Are you scrambling to find eclipse glasses to view an upcoming solar eclipse? Or maybe you'd rather the homemade route? Regardless, you can safely catch the celestial phenomenon if you're up for a simple do-it-yourself project.
It's extremely dangerous to look at the sun, even if most of its light is obscured by the moon. Just as a magnifying glass can focus enough sunlight onto a leaf to start a fire, the lens in your eye can also focus that sliver of light onto your retina to burn it. And because retinas have no pain receptors, you can damage your vision without even feeling it happen. Let us make this perfectly clear: Don't look at the sun during a solar eclipse!
That's not to say you can't watch it indirectly, though. The best way to view an eclipse is through a simple pinhole camera. Let's get started.
What you'll need
To build one, all you need are a few household supplies: a box (a shoebox will work), a small piece of tinfoil, a white sheet of paper, tape, a pin or needle and a box cutter or X-Acto knife.
Cut a small hole, about 1 inch (2.5 centimeters) across, in one end of the shoebox, near the top edge.
Tape a piece of tinfoil over the hole.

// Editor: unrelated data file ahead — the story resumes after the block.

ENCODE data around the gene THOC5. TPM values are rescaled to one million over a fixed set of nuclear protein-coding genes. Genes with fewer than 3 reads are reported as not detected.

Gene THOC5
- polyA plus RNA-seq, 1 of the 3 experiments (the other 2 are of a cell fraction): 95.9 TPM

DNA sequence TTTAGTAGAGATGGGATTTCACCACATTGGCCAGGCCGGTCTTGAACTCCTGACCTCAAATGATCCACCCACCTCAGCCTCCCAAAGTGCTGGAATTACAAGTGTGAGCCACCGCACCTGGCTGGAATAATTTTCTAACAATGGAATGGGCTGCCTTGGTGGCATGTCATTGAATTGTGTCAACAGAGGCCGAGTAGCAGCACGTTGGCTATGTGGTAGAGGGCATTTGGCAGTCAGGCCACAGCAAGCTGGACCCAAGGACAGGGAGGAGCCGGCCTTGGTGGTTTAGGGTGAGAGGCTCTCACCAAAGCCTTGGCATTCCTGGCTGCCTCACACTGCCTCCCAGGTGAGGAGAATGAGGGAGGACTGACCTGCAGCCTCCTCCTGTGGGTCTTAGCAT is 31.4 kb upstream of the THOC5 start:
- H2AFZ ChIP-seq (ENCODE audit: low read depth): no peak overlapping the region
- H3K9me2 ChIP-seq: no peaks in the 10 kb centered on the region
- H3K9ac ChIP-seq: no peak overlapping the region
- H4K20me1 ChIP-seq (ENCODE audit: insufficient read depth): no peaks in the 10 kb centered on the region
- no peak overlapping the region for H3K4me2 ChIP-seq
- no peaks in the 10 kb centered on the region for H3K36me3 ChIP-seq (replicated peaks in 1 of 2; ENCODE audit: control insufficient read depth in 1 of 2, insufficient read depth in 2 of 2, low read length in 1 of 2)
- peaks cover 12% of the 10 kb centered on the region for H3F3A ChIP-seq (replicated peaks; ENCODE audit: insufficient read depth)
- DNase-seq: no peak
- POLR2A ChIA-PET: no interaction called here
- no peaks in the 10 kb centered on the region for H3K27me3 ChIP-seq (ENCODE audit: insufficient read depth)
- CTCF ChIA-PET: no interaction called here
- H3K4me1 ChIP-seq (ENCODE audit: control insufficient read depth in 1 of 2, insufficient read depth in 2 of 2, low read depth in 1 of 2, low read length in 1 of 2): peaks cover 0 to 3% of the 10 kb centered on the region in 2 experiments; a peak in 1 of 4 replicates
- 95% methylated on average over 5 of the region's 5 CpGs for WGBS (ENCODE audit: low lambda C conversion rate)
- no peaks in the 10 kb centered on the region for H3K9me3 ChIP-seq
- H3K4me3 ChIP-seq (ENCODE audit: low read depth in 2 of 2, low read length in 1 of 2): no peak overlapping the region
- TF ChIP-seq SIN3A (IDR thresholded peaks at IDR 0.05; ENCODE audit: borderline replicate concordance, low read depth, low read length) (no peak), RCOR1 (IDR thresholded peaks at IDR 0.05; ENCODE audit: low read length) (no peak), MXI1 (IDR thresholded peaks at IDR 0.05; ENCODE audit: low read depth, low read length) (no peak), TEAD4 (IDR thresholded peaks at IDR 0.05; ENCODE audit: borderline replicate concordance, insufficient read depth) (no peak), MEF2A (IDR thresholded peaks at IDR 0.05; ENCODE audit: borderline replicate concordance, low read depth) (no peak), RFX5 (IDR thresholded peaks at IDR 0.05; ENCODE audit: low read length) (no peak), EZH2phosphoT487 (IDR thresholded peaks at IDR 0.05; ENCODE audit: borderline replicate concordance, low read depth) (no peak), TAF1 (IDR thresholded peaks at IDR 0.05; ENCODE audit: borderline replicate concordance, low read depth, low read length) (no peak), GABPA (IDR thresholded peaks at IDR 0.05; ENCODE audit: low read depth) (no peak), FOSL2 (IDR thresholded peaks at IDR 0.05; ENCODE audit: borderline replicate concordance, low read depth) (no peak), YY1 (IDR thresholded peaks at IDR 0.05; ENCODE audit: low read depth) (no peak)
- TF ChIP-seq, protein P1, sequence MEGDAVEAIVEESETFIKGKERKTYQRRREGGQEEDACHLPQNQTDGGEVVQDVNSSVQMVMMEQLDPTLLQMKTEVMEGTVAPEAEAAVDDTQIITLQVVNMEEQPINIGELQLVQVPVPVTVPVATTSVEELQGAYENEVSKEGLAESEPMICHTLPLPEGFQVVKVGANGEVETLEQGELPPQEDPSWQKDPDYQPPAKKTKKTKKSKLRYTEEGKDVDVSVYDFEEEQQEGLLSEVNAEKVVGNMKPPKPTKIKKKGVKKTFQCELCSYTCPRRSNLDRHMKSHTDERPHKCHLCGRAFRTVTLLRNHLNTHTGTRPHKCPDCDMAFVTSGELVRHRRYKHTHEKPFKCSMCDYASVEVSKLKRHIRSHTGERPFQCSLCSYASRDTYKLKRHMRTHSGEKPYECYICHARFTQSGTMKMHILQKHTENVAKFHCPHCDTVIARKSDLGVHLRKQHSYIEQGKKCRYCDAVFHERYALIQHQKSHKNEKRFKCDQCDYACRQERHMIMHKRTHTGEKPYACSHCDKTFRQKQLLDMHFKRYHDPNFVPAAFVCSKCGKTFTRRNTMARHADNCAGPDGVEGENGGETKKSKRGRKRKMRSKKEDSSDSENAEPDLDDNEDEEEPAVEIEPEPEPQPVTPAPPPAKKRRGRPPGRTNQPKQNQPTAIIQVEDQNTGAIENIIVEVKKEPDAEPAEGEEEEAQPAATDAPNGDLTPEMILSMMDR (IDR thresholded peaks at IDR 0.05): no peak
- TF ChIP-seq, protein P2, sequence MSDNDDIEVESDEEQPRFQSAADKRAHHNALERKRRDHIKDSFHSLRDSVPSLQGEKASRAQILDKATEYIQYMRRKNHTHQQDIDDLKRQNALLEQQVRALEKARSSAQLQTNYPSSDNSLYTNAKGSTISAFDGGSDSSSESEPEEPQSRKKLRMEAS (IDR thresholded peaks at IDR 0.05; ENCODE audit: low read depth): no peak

Using a pin or needle, punch a hole in the center of the foil.
Tape a small piece of white paper to the inside of the box, at the opposite end from the foil-covered hole. The paper should be positioned so that light entering the box through the pin hole will hit it. This is your "projection screen," where you'll look for the image of the sun.
Cut a 1 inch (2.5 centimeter) hole in the box on a side adjacent to the image screen (the white piece of paper). This is your viewing hole; it must be positioned so that you can look through it at an angle and see the white paper.
Place the lid back on the box.
Watch the eclipse
To test your viewer, take it outside on a sunny day and hold the shoebox so that it lines up with its own shadow, aligning with light from the sun.
Stand so that when you look through the viewing hole, you can see a tiny circle of light on the image screen; that's the sun. During the eclipse, you'll see the shadow of the moon pass in front of the sun.
REMEMBER: Looking directly at the sun, even when it is partially covered by the moon, can cause serious eye damage or blindness. NEVER look at a partial solar eclipse without proper eye protection.
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Mindy Weisberger is a Live Science editor for the channels Animals and Planet Earth. She also reports on general science, covering climate change, paleontology, biology, and space. Mindy studied film at Columbia University; prior to Live Science she produced, wrote and directed media for the American Museum of Natural History in New York City. Her videos about dinosaurs, astrophysics, biodiversity and evolution appear in museums and science centers worldwide, earning awards such as the CINE Golden Eagle and the Communicator Award of Excellence. Her writing has also appeared in Scientific American, The Washington Post and How It Works Magazine.